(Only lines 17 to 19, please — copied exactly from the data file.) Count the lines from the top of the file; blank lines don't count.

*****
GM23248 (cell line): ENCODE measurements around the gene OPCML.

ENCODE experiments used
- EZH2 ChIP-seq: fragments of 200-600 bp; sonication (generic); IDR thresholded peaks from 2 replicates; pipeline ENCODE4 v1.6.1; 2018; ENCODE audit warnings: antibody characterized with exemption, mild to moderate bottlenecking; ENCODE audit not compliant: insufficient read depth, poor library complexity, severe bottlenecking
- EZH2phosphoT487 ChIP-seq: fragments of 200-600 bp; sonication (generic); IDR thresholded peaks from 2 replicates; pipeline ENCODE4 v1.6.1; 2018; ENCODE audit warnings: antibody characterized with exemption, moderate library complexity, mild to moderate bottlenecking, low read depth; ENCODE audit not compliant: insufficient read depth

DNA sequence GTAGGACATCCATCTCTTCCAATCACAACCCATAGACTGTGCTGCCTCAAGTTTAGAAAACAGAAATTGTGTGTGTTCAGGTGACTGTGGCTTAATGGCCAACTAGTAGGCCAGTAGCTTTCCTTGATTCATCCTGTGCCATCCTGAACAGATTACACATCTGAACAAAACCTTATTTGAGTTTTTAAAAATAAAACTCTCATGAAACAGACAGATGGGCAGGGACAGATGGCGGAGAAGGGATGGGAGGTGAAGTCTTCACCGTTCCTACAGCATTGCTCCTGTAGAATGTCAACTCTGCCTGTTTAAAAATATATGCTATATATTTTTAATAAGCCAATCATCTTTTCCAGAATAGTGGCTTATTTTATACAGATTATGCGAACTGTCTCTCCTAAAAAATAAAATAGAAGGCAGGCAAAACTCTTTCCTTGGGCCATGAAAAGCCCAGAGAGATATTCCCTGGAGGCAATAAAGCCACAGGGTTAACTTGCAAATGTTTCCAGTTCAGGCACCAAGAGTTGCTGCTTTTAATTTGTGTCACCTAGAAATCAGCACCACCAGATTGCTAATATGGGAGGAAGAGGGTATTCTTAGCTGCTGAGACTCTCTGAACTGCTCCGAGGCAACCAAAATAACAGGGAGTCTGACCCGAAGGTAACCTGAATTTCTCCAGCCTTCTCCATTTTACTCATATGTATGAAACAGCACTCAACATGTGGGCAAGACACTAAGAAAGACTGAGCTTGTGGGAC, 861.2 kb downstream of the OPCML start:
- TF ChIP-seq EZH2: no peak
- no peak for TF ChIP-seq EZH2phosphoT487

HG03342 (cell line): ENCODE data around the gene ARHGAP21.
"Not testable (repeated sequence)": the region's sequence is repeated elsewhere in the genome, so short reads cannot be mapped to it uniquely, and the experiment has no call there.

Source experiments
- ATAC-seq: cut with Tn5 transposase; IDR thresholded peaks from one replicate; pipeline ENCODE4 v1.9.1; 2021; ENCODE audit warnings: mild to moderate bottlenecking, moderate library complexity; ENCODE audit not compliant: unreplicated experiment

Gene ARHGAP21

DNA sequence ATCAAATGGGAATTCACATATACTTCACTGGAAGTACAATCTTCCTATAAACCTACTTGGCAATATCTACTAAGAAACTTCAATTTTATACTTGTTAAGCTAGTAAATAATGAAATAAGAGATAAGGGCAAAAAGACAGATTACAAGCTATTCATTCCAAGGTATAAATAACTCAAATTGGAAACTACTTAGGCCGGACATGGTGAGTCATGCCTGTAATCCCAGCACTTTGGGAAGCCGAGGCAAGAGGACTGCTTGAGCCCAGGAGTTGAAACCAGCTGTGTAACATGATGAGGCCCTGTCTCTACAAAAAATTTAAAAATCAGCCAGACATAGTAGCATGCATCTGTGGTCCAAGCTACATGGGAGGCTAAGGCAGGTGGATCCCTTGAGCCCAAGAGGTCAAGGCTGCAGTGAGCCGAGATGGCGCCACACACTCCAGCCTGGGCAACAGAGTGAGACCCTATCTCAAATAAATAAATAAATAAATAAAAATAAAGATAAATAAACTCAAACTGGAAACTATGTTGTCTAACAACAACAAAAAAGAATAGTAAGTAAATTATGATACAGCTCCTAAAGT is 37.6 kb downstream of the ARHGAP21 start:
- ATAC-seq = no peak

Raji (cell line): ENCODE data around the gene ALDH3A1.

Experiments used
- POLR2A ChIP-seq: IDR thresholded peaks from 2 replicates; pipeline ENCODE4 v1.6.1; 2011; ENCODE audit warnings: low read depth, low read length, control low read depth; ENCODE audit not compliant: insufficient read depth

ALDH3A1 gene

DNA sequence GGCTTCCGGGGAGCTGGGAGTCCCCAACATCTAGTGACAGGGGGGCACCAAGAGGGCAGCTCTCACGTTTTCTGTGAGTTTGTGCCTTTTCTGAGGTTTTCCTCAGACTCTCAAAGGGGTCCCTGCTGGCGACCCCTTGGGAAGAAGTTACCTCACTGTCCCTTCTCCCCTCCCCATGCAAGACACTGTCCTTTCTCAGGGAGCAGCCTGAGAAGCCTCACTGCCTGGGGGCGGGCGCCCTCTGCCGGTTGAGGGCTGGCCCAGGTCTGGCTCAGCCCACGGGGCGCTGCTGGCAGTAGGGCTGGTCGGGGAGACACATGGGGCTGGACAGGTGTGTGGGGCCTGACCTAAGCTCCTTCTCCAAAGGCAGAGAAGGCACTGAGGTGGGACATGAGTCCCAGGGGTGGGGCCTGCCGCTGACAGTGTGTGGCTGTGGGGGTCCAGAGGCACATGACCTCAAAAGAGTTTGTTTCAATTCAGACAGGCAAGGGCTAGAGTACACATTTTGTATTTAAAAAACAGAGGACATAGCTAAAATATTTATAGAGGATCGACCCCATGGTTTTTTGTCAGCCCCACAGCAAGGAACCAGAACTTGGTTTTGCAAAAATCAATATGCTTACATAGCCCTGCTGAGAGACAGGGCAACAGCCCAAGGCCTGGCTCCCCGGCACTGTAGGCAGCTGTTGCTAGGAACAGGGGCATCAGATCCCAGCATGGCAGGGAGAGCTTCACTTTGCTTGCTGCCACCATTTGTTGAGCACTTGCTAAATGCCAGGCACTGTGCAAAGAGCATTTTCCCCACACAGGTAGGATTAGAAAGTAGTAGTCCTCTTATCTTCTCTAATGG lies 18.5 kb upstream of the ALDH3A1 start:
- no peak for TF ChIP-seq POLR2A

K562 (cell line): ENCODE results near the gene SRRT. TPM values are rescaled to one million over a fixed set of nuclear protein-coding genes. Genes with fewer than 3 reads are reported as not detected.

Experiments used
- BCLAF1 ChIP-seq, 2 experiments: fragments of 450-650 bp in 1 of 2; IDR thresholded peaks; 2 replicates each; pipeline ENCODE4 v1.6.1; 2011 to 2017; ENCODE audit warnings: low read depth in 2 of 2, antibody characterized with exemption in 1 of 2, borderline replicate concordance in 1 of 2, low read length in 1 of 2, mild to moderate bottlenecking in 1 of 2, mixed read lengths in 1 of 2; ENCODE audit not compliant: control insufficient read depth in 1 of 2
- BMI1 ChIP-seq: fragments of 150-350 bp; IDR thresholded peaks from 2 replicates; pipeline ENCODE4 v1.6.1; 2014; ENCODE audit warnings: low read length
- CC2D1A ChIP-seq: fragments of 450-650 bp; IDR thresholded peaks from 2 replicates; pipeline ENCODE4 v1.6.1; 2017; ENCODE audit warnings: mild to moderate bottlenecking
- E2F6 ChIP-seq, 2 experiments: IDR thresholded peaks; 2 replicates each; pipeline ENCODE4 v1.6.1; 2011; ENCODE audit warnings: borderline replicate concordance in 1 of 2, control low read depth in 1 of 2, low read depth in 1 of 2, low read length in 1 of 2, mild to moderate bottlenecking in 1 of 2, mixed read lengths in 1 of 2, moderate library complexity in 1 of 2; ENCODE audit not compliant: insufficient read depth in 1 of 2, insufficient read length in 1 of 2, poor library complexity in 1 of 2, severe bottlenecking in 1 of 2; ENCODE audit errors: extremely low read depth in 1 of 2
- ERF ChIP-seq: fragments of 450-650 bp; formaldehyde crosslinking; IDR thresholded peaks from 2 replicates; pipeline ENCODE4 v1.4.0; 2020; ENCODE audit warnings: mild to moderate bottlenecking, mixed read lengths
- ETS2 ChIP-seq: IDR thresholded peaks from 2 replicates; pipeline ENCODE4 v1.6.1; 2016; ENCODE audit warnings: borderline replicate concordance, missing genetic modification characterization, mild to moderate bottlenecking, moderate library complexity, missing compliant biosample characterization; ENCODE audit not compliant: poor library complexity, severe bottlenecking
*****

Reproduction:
- POLR2A ChIP-seq: IDR thresholded peaks from 2 replicates; pipeline ENCODE4 v1.6.1; 2011; ENCODE audit warnings: low read depth, low read length, control low read depth; ENCODE audit not compliant: insufficient read depth

ALDH3A1 gene

DNA sequence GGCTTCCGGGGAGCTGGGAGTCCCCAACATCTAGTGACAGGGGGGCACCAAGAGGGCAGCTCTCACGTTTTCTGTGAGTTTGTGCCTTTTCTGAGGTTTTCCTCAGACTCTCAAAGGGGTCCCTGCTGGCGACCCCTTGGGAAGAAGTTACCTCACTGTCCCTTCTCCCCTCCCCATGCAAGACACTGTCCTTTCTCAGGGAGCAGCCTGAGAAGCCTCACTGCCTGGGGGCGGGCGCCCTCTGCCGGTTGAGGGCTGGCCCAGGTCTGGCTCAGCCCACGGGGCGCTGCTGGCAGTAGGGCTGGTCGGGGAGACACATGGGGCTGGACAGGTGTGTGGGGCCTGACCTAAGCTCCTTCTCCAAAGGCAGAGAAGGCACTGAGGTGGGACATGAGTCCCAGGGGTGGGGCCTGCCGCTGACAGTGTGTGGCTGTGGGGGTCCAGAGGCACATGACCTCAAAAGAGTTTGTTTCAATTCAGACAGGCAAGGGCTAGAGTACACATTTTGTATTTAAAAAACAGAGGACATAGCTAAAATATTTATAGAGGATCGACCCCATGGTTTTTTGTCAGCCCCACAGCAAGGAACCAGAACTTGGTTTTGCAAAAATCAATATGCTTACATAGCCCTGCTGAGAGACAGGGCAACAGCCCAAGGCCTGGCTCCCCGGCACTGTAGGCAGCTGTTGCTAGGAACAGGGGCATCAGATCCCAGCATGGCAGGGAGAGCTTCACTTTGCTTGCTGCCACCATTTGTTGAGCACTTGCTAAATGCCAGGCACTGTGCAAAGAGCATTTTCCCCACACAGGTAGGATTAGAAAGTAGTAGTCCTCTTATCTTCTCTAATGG lies 18.5 kb upstream of the ALDH3A1 start: